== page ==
The microscopy showed that the relief line is iron-spinel nanoscale crystallites suspended in a silica-rich glassy matrix, whereas the contour and background regions have a much higher degree of crystallinity. According to the paper, the microstructure of the relief line “suggests that this portion of the decoration underwent a very different degree of vitrification than the adjacent contour line and background slip regions, which exhibit only partial vitrification of the clay matrix.” However, the chemical compositions of the relief, contour, and background regions are very similar, leading the researchers to conclude that the morphological differences trace back to different thermal histories: “… the different degree of melting in the relief line seems to indicate it was subjected to a hotter temperature, thus necessitating more than one firing of the sherd.”
An advantage of the multiple firing process is that the slip could be applied in several steps, perhaps allowing for sharper edges and better detail in the figures.
The authors acknowledge that it is still possible that pots from the era were fired with a single, multistep process, but this study shows that at least some potters employed a multiple firing process. “The workshop practices of the Athenian potter thus appear to be significantly more complex than previously thought,” they conclude.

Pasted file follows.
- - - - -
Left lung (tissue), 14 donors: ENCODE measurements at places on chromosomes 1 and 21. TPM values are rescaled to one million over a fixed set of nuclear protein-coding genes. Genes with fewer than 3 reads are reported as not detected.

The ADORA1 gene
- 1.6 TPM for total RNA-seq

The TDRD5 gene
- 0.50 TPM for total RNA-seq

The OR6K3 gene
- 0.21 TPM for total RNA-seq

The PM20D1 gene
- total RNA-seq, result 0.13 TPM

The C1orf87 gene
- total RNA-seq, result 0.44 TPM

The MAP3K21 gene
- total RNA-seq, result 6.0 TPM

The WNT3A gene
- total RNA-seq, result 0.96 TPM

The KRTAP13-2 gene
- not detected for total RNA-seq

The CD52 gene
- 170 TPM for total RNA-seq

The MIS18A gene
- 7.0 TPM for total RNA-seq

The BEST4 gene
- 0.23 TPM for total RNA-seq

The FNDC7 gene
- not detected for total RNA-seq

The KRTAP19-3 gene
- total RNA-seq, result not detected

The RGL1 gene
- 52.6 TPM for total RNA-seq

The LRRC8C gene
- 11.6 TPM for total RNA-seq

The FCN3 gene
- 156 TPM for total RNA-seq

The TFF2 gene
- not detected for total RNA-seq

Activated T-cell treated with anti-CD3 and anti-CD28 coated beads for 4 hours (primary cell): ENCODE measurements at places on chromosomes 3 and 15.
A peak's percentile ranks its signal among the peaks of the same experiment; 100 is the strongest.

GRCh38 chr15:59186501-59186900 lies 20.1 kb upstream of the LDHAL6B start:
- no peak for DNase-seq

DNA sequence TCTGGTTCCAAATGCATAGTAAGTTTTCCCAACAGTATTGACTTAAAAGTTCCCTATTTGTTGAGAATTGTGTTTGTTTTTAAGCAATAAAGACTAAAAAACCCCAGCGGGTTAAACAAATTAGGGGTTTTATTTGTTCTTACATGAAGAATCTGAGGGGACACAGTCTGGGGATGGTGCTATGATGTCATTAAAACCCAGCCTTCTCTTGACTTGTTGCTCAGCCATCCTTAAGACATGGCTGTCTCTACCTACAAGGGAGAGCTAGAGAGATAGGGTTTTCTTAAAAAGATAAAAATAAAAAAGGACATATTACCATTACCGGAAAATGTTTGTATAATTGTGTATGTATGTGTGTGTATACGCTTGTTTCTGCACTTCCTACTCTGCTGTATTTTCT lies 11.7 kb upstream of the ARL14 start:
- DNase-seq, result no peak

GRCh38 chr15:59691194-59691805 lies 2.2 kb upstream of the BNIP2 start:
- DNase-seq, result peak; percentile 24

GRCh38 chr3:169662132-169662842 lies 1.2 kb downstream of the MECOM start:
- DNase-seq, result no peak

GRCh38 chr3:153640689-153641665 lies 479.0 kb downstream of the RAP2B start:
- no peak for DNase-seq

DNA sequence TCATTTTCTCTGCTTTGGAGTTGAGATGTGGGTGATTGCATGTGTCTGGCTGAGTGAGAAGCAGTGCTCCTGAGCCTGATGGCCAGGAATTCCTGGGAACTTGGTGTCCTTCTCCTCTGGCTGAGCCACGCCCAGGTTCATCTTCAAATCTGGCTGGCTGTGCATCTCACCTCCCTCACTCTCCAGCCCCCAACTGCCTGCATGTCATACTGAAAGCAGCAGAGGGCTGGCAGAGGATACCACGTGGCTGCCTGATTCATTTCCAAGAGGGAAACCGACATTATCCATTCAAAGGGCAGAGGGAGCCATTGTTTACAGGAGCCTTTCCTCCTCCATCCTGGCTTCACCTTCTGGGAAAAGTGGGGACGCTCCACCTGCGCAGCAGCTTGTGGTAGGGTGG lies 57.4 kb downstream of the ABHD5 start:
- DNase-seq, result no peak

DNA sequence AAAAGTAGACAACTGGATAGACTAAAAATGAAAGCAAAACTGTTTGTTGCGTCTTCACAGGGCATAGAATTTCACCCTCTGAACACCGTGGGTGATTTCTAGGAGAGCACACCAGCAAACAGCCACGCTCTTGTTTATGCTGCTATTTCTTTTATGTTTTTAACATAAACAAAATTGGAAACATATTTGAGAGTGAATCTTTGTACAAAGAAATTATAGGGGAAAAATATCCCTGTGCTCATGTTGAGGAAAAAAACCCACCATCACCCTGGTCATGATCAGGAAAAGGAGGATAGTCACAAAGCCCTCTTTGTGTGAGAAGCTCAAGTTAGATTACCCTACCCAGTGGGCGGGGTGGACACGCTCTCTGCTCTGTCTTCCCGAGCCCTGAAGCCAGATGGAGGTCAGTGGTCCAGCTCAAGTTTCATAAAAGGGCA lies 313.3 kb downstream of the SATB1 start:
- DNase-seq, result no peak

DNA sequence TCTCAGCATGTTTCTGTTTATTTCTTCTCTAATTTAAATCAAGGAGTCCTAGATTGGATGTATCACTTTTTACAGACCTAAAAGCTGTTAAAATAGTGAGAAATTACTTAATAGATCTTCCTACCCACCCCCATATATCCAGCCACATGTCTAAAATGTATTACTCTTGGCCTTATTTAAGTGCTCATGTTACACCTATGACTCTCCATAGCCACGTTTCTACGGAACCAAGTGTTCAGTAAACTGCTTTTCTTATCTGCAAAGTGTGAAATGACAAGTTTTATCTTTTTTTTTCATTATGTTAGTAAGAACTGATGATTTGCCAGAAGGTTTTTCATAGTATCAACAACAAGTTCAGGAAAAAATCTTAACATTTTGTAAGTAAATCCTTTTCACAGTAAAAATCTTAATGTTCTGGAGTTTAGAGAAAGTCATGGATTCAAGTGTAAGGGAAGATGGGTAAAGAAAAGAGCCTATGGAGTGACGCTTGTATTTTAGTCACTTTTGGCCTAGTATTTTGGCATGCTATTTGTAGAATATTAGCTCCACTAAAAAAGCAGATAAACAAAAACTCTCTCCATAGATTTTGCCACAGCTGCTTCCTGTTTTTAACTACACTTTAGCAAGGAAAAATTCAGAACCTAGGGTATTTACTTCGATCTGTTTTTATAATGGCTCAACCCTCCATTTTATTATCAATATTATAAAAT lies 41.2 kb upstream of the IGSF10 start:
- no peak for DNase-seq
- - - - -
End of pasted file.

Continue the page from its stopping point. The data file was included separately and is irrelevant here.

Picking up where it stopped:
Had the Athenian artisans been contemporary, we probably would refer to them as nanotechnologists, and indeed, the researchers had access to a unique characterization tool that is used today to unlock materials’ nanomysteries—the synchrotron lightsource.
The Art, Archaeology and Conservation Science Division of ACerS, is hosting a workshop Oct. 1–2 at the SSRL called “Using X-rays to Analyze Cultural Heritage.” (Walton is vice chair of AACS.) There will be talks on using X-ray microscopy to study pigments, hidden layers in paintings, glazes, and ancient Roman pottery (terra sigillata).
Besides content for the art and archaeology scientists, there will be content for “traditional” scientists and engineers. Organizers have arranged three tutorials that will be useful to anyone who uses this tool. For example, I can imagine the UHTC community might find these tutorials very useful for getting a better understanding of how the synchrotron can help with evaluating the phase evolution dynamics of those materials. The tutorials are:
- Sample Preparation, XRF mapping, Region of interest masking using bivariate scatter plots, use of MCAs for data-analysis, PCA Analysis, Micro-tomography
- XANES and EXAFS at different edges (S, Fe, Cu, etc.)
- Multi-energy Mapping
The workshop is open to all interested parties, but space is limited.
Also, ACerS is offering a free year of membership in the AACS with new and renewing ACerS memberships. Join ACerS and the AACS Division to continue the tradition of ceramic science innovation through art!
Full details of the GCI work are in ”Material evidence for multiple firings of ancient Athenian red-figure pottery,” by Walton, et al., Journal of the American Ceramic Society (DOI 10.111/jace.12395)